Walker County Commissioner Shines Light On Large Debt

Walker County Commissioner Shannon Whitfield had his first official meeting as Walker County’s sole commissioner Thursday night.  In an article by The Chattanoogan, he had some bad news to tell county taxpayers.

The bad news: former Commissioner Bebe Heiskell left the county with around $800,000 in the bank and two bond payments, totaling $1.2 million, coming due later this month.  On top of that, $3.5 million in money owed by the county is due, and Walker County doesn’t have the money.  The silver lining to this is that the Bank of LaFayette is aiding by initially agreeing to a $2 million loan to the county government after Commissioner Whitfield laid out a plan to right the ship.  That amount was increased to $4 million after a bank board meeting this past Wednesday.

The debt is from Tax Anticipation Notes, a short-term loan for local governments.  The purpose of those notes are to help smooth out the time between when expenses are to be paid out and when the actual tax revenue is collected.

Unfortunately, the state of Walker County finances goes beyond just debt obligations. From The Chattanoogan:

Commissioner Whitfield said he found there is no money left in the SPLOST (tax levy for special projects) account and, in fact, the county was having to shore it up because collections were $600,000 short of the outlay.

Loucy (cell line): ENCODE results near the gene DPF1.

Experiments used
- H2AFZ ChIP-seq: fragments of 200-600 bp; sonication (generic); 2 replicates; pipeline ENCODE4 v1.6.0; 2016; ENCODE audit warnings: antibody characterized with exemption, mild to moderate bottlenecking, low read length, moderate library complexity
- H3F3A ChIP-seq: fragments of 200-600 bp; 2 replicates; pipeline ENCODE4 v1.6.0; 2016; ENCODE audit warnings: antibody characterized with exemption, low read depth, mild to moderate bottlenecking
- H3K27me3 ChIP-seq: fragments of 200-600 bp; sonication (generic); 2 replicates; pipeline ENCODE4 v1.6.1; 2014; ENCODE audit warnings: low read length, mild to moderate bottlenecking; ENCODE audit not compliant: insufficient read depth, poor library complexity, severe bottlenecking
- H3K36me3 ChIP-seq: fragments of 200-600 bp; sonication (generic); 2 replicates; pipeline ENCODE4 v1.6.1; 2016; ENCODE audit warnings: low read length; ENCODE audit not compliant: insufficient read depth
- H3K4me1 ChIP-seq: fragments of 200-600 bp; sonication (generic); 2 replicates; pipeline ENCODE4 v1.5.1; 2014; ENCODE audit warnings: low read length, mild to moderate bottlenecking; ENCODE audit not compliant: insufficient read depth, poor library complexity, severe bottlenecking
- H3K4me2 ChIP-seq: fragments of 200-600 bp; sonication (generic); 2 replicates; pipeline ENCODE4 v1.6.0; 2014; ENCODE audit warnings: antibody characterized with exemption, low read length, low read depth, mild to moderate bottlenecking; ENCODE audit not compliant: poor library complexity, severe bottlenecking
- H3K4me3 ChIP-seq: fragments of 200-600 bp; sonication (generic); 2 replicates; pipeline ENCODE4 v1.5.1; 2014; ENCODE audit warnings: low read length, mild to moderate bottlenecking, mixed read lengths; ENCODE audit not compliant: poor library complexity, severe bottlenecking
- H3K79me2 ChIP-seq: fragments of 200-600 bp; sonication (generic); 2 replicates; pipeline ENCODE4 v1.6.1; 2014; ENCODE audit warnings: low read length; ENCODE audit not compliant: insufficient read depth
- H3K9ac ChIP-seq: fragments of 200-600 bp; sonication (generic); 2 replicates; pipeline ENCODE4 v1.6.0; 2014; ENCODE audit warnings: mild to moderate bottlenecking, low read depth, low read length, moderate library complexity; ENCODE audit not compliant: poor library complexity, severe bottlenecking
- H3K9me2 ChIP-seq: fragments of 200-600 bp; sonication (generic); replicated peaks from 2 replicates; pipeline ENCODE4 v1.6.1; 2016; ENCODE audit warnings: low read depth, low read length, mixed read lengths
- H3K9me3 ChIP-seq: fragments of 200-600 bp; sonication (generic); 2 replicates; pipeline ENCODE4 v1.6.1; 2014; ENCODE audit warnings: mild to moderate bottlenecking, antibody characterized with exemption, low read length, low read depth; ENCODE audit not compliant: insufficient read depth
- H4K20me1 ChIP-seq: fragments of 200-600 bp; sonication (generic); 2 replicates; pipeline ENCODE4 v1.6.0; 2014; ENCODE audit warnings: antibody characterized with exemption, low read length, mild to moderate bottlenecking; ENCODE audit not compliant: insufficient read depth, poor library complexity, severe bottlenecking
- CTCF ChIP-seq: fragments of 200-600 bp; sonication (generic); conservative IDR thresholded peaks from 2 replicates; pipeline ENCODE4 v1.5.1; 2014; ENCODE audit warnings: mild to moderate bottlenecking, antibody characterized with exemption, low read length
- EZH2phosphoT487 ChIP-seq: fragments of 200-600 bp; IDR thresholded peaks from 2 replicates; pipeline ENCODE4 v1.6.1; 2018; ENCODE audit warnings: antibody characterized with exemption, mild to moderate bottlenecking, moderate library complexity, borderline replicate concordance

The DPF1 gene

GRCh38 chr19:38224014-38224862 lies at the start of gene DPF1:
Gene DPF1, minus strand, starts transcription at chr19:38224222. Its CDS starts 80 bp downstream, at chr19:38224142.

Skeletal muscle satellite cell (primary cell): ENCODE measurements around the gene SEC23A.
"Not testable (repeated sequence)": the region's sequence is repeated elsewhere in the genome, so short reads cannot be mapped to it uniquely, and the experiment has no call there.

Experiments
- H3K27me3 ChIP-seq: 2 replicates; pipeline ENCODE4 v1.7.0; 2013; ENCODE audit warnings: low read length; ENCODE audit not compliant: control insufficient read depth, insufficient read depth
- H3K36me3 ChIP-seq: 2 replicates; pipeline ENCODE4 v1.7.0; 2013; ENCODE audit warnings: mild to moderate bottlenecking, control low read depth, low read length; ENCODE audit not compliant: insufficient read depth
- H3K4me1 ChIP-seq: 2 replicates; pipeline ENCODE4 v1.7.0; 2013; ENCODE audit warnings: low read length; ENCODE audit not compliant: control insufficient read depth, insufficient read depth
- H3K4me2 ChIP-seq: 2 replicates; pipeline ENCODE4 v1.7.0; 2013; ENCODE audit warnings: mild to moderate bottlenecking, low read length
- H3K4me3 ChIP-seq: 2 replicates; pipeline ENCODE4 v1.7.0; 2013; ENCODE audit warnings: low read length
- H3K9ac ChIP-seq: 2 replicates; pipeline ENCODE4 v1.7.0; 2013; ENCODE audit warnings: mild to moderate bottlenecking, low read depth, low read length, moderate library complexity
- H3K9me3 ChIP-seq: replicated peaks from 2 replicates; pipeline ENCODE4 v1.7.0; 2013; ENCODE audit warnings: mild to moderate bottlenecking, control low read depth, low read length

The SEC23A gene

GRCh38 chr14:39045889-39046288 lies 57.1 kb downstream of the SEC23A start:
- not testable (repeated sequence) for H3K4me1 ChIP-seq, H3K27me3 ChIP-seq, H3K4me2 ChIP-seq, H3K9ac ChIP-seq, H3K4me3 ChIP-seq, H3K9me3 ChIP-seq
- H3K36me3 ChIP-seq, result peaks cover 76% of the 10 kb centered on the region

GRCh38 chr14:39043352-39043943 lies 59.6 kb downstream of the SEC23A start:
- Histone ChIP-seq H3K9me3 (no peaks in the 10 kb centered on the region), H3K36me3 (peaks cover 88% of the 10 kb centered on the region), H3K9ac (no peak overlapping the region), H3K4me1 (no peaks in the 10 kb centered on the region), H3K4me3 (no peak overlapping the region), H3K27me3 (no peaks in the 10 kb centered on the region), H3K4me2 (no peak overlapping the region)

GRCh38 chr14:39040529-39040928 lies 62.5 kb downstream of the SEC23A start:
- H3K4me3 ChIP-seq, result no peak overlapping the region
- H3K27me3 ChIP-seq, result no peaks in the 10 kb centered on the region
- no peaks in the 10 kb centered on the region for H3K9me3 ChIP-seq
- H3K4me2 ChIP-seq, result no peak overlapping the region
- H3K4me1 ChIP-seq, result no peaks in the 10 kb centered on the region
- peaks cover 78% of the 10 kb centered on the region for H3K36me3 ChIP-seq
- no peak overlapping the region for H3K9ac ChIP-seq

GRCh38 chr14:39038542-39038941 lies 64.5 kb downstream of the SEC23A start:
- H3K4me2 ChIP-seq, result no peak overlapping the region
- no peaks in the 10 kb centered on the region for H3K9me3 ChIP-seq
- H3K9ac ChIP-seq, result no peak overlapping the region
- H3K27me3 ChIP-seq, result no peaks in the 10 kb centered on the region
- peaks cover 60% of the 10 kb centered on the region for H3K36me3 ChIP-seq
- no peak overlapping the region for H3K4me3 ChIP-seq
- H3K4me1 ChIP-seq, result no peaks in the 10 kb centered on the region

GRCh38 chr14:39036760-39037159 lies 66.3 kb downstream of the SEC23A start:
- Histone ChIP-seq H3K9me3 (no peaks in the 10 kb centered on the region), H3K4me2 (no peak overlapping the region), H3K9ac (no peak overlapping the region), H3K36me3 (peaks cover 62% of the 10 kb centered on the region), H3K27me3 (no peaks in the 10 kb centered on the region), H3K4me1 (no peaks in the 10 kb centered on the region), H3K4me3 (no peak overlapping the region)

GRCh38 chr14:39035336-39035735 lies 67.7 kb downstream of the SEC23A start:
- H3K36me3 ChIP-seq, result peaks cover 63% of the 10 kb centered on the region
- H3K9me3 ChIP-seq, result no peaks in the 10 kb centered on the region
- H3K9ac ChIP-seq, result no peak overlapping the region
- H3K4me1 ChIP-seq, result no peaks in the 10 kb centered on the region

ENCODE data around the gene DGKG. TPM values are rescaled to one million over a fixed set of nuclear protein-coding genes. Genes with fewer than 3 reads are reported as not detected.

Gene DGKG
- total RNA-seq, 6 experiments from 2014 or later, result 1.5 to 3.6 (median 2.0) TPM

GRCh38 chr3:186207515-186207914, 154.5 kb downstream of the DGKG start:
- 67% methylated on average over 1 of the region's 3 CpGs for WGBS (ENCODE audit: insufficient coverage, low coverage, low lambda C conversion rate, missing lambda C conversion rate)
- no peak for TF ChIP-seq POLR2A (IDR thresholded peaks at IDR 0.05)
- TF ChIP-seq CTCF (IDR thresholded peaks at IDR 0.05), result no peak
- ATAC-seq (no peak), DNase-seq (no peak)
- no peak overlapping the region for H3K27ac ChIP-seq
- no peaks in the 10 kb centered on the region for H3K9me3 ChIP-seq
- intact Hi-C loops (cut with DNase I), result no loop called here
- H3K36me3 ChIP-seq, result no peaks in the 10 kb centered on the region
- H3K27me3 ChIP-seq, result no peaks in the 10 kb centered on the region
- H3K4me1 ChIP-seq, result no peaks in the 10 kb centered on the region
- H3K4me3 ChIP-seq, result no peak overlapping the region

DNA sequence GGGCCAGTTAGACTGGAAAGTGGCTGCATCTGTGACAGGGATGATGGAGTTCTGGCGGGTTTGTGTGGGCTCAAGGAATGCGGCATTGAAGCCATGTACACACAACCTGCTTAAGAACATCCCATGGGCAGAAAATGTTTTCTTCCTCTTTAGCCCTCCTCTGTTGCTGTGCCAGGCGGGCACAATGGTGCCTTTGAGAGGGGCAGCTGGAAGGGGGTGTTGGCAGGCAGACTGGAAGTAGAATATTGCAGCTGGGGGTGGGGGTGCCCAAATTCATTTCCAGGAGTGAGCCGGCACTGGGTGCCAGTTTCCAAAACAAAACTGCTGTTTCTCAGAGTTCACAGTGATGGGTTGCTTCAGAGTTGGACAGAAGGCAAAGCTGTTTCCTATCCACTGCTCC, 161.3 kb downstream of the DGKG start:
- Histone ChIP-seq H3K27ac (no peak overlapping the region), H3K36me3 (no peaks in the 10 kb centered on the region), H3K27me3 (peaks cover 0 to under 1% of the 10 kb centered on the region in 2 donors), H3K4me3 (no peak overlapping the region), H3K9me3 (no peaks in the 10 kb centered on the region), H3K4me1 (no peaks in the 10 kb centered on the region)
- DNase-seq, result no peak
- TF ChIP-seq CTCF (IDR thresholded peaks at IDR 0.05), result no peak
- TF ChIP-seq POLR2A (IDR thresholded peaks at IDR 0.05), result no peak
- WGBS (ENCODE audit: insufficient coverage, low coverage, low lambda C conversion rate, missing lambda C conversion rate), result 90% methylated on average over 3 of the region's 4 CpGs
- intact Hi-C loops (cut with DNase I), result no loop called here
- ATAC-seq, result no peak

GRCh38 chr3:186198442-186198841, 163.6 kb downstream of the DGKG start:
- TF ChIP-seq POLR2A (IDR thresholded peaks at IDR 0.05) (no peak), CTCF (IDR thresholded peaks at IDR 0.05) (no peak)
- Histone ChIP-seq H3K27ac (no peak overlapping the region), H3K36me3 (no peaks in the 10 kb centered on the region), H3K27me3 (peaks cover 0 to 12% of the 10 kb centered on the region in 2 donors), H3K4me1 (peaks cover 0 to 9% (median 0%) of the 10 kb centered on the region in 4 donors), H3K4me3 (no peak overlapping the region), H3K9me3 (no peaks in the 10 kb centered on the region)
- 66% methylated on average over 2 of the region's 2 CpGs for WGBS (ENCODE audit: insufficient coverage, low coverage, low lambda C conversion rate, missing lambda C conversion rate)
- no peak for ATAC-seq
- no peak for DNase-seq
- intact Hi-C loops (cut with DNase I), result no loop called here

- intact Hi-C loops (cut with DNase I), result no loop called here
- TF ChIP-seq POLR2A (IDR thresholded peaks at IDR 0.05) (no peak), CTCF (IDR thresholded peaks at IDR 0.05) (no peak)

He also said that money coming in from taxes this year will be less than last year because Ms. Heiskell cut the millage rate. That brought a reduction of $654,000. He said appeals on the reappraisal cut another $275,000.

The Commissioner said that he doesn’t know the extent of Walker County’s total debt.  He is trimming the budget where he can.  He has already cut $660,000 from the annual personnel budget and studying other areas to cut.

It’s going to be tight this year, especially with a lower amount of revenue that’s anticipated due to the former Commissioner’s tax break, so I’m expecting Commissioner Whitfield will have to make adjustments on both the expense and revenue side of the equation.

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